For thickness assessment, the teeth were sectioned horizontally through the mid-length of the marked lasing area.
Samples were divided into ten groups, the control group which was received no treatment, NaF white varnish (Clinpro White Varnish, 3M ESPE, USA) alone group, 940 nm diode laser EPIC™ (BIOLASE, San Clement, CA, USA) without and with varnish at 0.8, 1.6, 2 and 3Wgroups (see table 1).
The used laser settings: continuous, noncontact mode 1 mm distance, exposure time 10 seconds , power densities 323.8 , 647, 809.7 ,1214.57 W/cm2 for the following output power: 0.8, 1.6, 2 , 3 W respectively, laser fiber tip diameter: 300 Mm which was held at 45 degree angle to the irradiated surface.
For the varnish groups, 5% NaF varnish with TCP was used, after thoroughly mixing, two thin layer were applied and allowed to set in the presence of saliva. The artificial saliva was prepared following the protocol used by Karlinsey et al27. After samples were lased, they were immersed in artificial saliva for 24 h to ensure complete treatment period according to manufacture instructions. Then surface area treated with varnish was brushed manually using soft brush (Sensodyne, Glaxo Smirth Kline co., UK) for 10 seconds to mimic patient teeth brushing.
Temperature assessment was done by immersion part of the root in water, which was heated by a waterbath (BS-11, Korea) for teeth temperature stabilization at 37 ± 0.5°C. A K type thermocouple was used, which was connected to a digital multilogger thermometer (Amprobe TMD-56, Everett, WA, USA), with an accuracy of ±0.05%. The temperature was recorded every second. A thermoconductor grease of 1W/MK thermal conductivity (Hutixi co., China) was injected inside the pulp chamber, to ensure maximal thermal conduction between thermocouple probe and the pulp cavity. Then a horizontal tooth sectioning through the lasing area was done to measure the dentin thickness by a Vernier caliper (TOPEX Sp. S.K., Warsaw, Poland).
Samples fixation and dehydration, in an ascending ethanol series, were done following the protocol used by Marchesan et al 28. After dehydration, the specimens were left to dry for 24h, then fixed on aluminum stubs and metallized with a layer of gold, using vacuum evaporation. The samples were analyzed by SEM (Inspect S50, Czech Republic) and were observed under 2000x, 5000x magnification.
Spectral absorption of varnish
The absorption spectra of varnish (Clinpro White Varnish) was determined with a Spectrophotometer (Biotech co. Ltd, UK), calibrated in the spectral range from 900 to1000 nm. Two thin coating of varnish on a glass slide was analyzed, then we subtracted the resulted absorbance from glass slide absorbance to measure varnish absorbance alone.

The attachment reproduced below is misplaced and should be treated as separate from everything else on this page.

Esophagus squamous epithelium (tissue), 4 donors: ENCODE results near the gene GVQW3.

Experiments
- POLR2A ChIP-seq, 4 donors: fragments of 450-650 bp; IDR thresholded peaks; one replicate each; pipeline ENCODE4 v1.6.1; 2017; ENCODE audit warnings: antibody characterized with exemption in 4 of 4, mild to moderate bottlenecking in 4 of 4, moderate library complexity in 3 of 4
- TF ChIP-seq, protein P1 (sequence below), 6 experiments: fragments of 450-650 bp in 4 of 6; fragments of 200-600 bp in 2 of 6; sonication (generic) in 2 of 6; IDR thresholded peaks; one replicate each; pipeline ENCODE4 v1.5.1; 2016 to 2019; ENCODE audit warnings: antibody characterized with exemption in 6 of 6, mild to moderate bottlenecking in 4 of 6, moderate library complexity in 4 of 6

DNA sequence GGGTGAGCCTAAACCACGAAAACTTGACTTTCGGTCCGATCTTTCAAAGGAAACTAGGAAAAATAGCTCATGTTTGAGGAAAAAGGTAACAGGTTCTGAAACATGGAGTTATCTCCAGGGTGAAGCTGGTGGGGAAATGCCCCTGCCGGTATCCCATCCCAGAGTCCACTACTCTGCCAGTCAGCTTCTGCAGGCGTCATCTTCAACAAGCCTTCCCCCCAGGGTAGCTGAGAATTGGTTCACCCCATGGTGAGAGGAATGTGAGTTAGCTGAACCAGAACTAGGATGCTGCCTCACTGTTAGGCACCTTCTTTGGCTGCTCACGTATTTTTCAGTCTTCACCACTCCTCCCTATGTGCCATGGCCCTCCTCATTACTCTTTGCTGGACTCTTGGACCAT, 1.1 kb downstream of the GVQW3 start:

1-Temperature and thickness measurement
The data obtained from temperature and thickness measurement from all the tested groups were statistically analyzed using SPSS Statistics 23 (IBM Corp., NY, USA).
For temperature assessment, descriptive statistics were done to find the means, standard deviations, maximum and minimum value. (Table 2)
The pulp temperature rise ranged from 0.4°C to 3°C and from 0.2°C to 2.8°C for the diode laser (940nm) groups without and with varnish respectively. The maximum recorded value was 3°C with group 2V+.To check if the obtained data are normally distributed, Shapiro-Wilk test was implemented, and the test statistics showed that data were normally distributed ( > 0.05)
To test if the groups were statistically different, Independent-Sample T test was used. The results displayed no significant different between laser without and with varnish groups for the same parameters. (See graph 1)
For thickness measurement, descriptive statistics were done (Table 3)
To investigate normal distribution of data, Shapiro-Wilk test revealed that data were normally distributed (P>0.05).
To examine if the groups were statistically different, One-way ANOVA test was used and the obtained descriptive level was (0.980), which revealed that the groups were not significantly different.
To find a correlation between temperature and thickness at each group, Pearson test was done. It showed high negative correlation (P<0.01), which revealed that pulp temperature elevation inversely proportional to remnant dentin thickness.
2- SEM Evaluation.
SEM analysis showed that control group presented open tubules and absence of the smear layer (figure 2 (a) (b)).
For the varnish alone group, only few tubules where occluded (figure 3(a) (b))